Wednesday, September 02, 2009

HEAVEN'S KEEP by William Kent Krueger

A small plane carrying Cork O'Connor's wife Jo goes missing in Wyoming. After a week-long search, Cork and his son Stephen begin to accept the fact Jo is dead. Six months later, two women approach Cork with evidence that the plane's pilot was an impostor. This gives Cork new hope that Jo's life may not have ended as he assumed, but his new search for answers provokes a trail of murders.

I'm a fan of Krueger's short fiction, but had only read the first Cork book before I was offered Heaven's Keep to review. I remembered Cork and Jo's volatile dynamic from Iron Lake. Part of what tortures Cork and drives his efforts is an unresolved feud with Jo.

Krueger's portrayal of Cork and Stephen's reactions to losing Jo are meaty and genuine. I applaud Krueger and other authors willing to take the creative leap of killing off a major character, injecting a fictional world with realism and resonance.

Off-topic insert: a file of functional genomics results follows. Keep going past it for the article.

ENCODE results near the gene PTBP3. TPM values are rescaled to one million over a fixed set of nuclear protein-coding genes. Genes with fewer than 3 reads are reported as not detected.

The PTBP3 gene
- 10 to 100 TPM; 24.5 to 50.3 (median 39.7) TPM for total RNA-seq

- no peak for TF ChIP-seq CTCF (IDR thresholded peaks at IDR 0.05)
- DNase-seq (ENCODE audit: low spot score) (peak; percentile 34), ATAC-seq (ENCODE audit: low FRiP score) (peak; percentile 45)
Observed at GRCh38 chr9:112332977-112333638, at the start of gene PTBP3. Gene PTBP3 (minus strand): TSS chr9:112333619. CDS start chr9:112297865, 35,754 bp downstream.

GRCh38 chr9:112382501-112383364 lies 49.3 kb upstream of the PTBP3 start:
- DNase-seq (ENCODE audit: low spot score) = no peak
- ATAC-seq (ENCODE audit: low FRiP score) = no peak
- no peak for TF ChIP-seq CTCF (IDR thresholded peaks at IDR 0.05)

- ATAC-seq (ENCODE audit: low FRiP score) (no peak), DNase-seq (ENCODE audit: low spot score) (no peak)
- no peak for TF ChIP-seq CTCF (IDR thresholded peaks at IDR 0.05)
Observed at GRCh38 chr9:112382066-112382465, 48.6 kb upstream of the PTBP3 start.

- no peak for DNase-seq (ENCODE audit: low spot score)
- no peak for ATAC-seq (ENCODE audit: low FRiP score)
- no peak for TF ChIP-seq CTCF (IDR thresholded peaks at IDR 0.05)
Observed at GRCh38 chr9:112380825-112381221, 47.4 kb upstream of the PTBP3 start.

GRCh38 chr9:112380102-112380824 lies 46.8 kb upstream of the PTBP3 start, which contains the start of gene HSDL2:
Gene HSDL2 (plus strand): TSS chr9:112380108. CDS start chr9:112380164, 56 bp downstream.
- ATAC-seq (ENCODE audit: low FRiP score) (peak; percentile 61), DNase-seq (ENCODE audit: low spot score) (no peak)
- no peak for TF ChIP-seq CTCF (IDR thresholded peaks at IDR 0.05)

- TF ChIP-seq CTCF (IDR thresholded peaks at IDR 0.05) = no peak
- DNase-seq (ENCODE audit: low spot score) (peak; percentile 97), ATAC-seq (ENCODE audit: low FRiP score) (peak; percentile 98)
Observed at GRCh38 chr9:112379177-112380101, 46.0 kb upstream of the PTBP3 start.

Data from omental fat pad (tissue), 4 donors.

Ali Karim said...

Kent Rocks


MysterLynch said...

Kent is not only a damn fine writer, but a really great guy.

Kent Morgan said...

I think you need to read the other seven books between Iron Lake and Heaven's Keep in order to get an understanding of the relationship between Cork and Jo and be in the position to comment about it. I've been buying and reading this series since the beginning and Krueger is one of the few authors whose books I purchase in hardcover as soon as the latest arrives in my local mystery bookstore. While I enjoyed Heaven's Keep, it's not near the top of my Krueger list.

Gerald So said...

Kent, I agree that reading the others in the series would have helped me gain perspective on Cork and Jo's relationship, but the timing couldn't be helped. Nonetheless, it was interesting to see what I thought of HEAVEN'S KEEP with only my memory of IRON LAKE to go on.